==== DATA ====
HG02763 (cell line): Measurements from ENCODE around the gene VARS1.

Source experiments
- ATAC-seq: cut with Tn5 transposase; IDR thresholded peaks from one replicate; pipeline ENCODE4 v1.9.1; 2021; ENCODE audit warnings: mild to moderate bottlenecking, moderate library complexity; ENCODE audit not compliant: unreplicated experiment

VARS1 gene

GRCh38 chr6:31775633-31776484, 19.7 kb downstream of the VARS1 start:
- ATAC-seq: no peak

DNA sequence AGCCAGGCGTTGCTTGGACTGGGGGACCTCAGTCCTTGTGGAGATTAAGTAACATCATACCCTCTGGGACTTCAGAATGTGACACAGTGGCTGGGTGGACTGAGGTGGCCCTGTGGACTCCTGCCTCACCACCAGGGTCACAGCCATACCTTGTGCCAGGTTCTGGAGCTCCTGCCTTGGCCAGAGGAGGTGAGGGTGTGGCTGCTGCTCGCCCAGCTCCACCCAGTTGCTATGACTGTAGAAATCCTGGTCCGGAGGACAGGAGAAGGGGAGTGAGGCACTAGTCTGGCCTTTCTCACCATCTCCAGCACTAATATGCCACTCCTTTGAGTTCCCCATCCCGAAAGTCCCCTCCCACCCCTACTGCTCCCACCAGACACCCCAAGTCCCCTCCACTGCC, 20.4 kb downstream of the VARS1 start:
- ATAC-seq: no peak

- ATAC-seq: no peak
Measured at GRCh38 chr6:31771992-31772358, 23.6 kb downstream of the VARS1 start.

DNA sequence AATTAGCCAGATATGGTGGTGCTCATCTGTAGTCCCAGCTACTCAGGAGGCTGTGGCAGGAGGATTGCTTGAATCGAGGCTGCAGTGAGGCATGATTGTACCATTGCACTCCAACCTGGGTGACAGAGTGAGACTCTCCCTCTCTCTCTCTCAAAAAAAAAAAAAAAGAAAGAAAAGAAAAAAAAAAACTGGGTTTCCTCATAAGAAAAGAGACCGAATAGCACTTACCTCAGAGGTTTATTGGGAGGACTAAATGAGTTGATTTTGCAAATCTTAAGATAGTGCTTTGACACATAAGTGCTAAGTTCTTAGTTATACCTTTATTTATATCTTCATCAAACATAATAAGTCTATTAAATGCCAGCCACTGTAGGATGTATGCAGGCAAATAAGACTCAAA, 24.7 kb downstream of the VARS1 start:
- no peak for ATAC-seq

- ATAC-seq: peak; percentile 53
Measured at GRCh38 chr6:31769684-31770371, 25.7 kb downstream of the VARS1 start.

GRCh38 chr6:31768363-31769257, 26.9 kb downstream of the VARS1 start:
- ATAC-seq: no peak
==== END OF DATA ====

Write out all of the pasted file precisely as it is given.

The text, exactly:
HG02763 (cell line): Measurements from ENCODE around the gene VARS1.

Source experiments
- ATAC-seq: cut with Tn5 transposase; IDR thresholded peaks from one replicate; pipeline ENCODE4 v1.9.1; 2021; ENCODE audit warnings: mild to moderate bottlenecking, moderate library complexity; ENCODE audit not compliant: unreplicated experiment

VARS1 gene

GRCh38 chr6:31775633-31776484, 19.7 kb downstream of the VARS1 start:
- ATAC-seq: no peak

DNA sequence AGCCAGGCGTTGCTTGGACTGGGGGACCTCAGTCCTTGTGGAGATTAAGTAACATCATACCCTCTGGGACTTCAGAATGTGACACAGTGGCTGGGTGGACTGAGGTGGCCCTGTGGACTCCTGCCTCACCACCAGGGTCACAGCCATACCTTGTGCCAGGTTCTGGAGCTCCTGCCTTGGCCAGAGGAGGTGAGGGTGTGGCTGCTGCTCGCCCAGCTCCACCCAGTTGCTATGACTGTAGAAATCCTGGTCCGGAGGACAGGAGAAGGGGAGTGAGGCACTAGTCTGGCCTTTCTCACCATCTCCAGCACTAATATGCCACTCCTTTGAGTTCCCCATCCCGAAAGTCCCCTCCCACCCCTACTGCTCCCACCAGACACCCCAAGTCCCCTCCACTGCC, 20.4 kb downstream of the VARS1 start:
- ATAC-seq: no peak

- ATAC-seq: no peak
Measured at GRCh38 chr6:31771992-31772358, 23.6 kb downstream of the VARS1 start.

DNA sequence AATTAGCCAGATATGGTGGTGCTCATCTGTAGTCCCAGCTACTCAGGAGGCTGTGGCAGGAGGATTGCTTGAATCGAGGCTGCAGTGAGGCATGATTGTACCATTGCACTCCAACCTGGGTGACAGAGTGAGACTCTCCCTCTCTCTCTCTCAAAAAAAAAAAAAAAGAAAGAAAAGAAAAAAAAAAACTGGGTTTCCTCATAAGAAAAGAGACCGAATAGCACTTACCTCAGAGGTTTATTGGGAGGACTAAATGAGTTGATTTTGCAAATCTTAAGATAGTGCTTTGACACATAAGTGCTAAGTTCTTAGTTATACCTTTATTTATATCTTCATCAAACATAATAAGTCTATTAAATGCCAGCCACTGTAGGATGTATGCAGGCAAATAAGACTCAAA, 24.7 kb downstream of the VARS1 start:
- no peak for ATAC-seq

- ATAC-seq: peak; percentile 53
Measured at GRCh38 chr6:31769684-31770371, 25.7 kb downstream of the VARS1 start.

GRCh38 chr6:31768363-31769257, 26.9 kb downstream of the VARS1 start:
- ATAC-seq: no peak